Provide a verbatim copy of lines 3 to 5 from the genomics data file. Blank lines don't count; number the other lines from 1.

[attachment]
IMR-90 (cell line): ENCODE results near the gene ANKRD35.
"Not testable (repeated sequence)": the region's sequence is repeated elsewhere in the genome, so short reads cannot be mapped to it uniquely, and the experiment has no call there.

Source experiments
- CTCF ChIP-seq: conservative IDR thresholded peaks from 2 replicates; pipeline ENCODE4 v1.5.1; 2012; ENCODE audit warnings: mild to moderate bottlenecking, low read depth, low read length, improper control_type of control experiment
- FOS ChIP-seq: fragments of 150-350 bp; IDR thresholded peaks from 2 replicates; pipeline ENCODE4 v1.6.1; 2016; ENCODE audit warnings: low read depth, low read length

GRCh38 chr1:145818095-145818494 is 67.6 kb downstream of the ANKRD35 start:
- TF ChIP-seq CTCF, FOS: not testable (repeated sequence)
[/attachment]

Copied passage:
Source experiments
- CTCF ChIP-seq: conservative IDR thresholded peaks from 2 replicates; pipeline ENCODE4 v1.5.1; 2012; ENCODE audit warnings: mild to moderate bottlenecking, low read depth, low read length, improper control_type of control experiment
- FOS ChIP-seq: fragments of 150-350 bp; IDR thresholded peaks from 2 replicates; pipeline ENCODE4 v1.6.1; 2016; ENCODE audit warnings: low read depth, low read length